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Hands-On: Strategy Design Pattern in .NET Core

hamsheed993 profile image Hamsheed Salamut ・4 min read

About Patterns

Design patterns were introduced in Erich Gamma, Richard Helm, Ralph Johnson, and John Vlissides’s seminal work Design Patterns: Elements of Reusable Object Oriented Software.

Design patterns provide a high-level language of discourse for programmers to describe a system and to discuss solutions to common problems. The proper and intelligent usage of patterns will guide a developer into designing a system that conforms to well-established prior practices, without stifling innovation.

The Strategy Pattern

The Strategy Pattern is one of the original patterns described in the famous Design Patterns book. It is a behavioral design pattern that allows us to implement different functionalities in separate classes and make their objects interchangeable.

Put simply, we have a main Context object that holds a reference towards a Strategy object and delegates it by executing its corresponding functionality.

Without any further ado, let's dive into the Strategy Pattern Design implementation.

This post is organized into the following sections:

  • Strategy Design Pattern Structure
  • Implementation of the Strategy Pattern
  • Common usage of the Strategy Pattern
  • Takeaways and Final Thoughts

Strategy Design Pattern Structure

As emphasized above, the strategy design pattern consists of a Context object which holds a reference towards the Strategy object. For an exhaustive implementation, we need the Strategy object - Interface to define a mechanism for the Context object to execute the strategy and the Concrete Strategies objects which implement the Strategy Interface.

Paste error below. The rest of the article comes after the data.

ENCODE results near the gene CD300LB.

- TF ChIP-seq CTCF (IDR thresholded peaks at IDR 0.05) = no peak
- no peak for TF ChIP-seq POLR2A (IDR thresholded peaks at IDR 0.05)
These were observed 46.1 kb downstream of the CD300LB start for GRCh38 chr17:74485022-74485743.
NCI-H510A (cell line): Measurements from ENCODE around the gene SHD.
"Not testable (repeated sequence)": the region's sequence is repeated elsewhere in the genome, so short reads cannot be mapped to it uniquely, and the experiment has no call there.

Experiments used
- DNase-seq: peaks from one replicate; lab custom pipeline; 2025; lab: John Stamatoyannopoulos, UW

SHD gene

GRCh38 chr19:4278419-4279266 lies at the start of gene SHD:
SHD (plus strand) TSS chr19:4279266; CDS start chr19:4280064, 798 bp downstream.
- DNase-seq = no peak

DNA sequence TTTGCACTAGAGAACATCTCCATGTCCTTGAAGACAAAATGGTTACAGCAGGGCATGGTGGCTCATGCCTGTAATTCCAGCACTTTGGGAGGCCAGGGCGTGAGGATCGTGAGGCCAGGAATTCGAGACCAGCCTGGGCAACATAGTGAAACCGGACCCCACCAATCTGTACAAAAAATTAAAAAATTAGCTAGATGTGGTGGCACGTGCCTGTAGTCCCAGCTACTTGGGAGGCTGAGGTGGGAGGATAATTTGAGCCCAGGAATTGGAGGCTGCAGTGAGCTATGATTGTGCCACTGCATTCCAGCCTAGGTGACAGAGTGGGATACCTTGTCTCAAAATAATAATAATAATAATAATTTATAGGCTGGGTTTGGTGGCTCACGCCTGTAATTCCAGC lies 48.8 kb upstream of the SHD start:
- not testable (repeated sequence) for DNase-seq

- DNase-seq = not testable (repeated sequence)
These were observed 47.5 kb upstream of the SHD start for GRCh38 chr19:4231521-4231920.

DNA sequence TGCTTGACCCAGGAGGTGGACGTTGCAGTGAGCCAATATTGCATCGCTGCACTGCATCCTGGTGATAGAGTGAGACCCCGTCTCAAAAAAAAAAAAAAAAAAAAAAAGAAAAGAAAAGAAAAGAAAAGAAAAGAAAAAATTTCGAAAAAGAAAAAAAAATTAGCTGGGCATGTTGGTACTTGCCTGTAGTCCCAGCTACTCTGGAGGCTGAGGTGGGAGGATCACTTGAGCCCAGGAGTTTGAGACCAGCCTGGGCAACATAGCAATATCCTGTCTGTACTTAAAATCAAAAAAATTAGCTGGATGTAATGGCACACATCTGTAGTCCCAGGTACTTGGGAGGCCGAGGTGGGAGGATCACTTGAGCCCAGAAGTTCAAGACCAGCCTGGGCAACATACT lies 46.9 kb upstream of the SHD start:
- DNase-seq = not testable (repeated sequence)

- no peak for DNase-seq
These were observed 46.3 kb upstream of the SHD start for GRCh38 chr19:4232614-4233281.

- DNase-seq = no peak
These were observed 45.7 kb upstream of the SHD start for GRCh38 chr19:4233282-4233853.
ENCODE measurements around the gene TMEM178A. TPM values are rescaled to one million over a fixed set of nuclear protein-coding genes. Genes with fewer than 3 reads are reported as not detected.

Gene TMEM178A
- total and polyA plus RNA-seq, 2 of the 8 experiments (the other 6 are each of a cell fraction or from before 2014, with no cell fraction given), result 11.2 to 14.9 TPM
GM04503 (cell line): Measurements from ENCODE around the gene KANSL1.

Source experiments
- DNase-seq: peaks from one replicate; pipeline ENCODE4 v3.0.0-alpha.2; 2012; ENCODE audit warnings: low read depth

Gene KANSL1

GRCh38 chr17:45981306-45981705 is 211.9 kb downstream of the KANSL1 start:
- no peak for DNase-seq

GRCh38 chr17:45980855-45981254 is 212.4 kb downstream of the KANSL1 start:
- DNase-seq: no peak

The Participants

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  • The Strategy declares an interface which is implemented by all supported algorithms.
  • The ConcreteStrategy objects implement the algorithm defined by the Strategy.
  • The Context maintains a reference to a Strategy object, and uses that reference to invoke the algorithm defined by a particular ConcreteStrategy.

Implementation of the Strategy Pattern

For this article, let's model this pattern by talking about some different ways to cook food.

A Delicious Example

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Being an eat-meater, there's often more than one way to cook meats under safe eating temperatures.

For instance, a meat can be roasted, deep-fried or broiled. Each of these methods will get the item cooked, just via different processes. These processes, in object-oriented code can each be their own class.

In our example, we will assume that we will ask the user what method they would like to use to cook their food, and then implement that method using the Strategy design pattern.

To start, let's write up the Strategy participant, the Interface ICookStrategyService.

    public interface ICookStrategyService
    {
        void Cook(string food);
    }
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Each strategy implements the method Cook() which indicates how a food item shall be cooked. Let's implement a few of those strategies - also referred to as ConcreteStrategy participants.

    public class GrillingService : ICookStrategyService
    {
        public void Cook(string food)
        {
            Console.WriteLine($"Cooking {food} by grilling it");
        }
    }

    public class RoastingService : ICookStrategyService
    {
        public void Cook(string food)
        {